Apple extends RAW support to 11 new digital cams

Posted:
in Mac Software edited January 2014
Apple on Thursday released a small software update for users of its photo applications that adds RAW support for nearly a dozen new digital cameras.



The 2.2MB Digital Camera RAW Compatibility Update 2.0 extends RAW file compatibility for Aperture 2 and iPhoto ’08 for the following cameras:



Hasselblad CFV-16

Hasselblad H3D-31

Hasselblad H3D-31II

Leaf Aptus 54S

Leaf Aptus 65S

Nikon D60

Olympus E-3

Pentax *ist DL2

Pentax *ist DS2

Pentax K100D Super

Sony DSLR-A200

Sony DSLR-A350



The update also includes a lone security fix that was also included as part of a much larger security update released on Tuesday, which affects DNG image files.



"A stack based buffer overflow exists in the handling of Adobe Digital Negative (DNG) image files. By enticing a user to open a maliciously crafted image file, an attacker may cause an unexpected application termination or arbitrary code execution," Apple wrote. "This update addresses the issue through improved validation of DNG image files."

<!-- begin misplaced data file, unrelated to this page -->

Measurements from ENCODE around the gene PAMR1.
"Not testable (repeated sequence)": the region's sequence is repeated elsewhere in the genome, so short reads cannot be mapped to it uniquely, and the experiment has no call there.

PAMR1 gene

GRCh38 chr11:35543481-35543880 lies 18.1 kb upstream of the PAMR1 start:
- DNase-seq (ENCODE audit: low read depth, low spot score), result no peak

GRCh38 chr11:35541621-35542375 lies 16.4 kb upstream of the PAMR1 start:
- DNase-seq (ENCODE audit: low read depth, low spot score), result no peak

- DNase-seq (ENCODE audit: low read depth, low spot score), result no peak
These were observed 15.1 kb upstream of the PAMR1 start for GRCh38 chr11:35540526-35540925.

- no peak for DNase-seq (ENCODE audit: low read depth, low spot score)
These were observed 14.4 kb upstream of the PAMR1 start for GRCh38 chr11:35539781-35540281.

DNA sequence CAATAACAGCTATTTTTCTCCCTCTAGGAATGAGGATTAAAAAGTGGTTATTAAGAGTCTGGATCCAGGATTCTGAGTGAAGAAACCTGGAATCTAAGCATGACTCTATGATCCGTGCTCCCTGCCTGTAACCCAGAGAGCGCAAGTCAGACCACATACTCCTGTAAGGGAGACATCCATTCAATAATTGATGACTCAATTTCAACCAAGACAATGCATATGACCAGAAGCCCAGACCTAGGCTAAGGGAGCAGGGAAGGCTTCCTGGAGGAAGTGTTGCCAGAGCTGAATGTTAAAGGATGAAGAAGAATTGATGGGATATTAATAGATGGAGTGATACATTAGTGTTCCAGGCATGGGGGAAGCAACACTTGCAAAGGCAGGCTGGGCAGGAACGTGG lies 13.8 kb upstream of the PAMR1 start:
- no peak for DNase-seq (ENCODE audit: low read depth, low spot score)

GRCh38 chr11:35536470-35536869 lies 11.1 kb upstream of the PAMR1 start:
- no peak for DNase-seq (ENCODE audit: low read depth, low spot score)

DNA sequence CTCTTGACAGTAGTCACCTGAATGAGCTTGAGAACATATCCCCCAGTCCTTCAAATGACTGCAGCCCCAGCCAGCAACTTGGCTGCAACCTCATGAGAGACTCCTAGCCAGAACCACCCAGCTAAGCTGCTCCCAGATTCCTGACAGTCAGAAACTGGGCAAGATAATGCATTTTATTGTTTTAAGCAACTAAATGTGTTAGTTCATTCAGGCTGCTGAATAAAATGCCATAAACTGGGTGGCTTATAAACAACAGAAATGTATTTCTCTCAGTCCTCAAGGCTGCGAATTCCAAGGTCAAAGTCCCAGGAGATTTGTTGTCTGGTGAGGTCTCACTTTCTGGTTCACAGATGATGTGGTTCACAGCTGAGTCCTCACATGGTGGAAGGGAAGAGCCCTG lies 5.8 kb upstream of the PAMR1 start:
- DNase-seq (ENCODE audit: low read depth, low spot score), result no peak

The security update is applicable for users of Aperture 2 or iPhoto 7.1.2 with iLife Support 8.2.

Comments

  • Reply 1 of 3
    ajmasajmas Posts: 558member
    One thing that would be nice is if DNG was supported natively by cameras. This way you wouldn't need to be constantly updating your sensor specification database on you computer.
  • Reply 2 of 3
    Quote:
    Originally Posted by AppleInsider View Post


    Apple on Thursday released a small software update for users of...

    Leaf Aptus 65S



    "Leaf Aptus 65S Digital Camera Back for Hasselblad V Series

    $20,995.00"



    I am not sure if I can afford Aperture.
  • Reply 3 of 3
    jeffdmjeffdm Posts: 12,949member
    Quote:
    Originally Posted by ajmas View Post


    One thing that would be nice is if DNG was supported natively by cameras. This way you wouldn't need to be constantly updating your sensor specification database on you computer.



    That would be nice. You also wouldn't have to worry as much whether your archives will be readable a decade or two from now. There are always other risks, but it's a nice step to reduce it.
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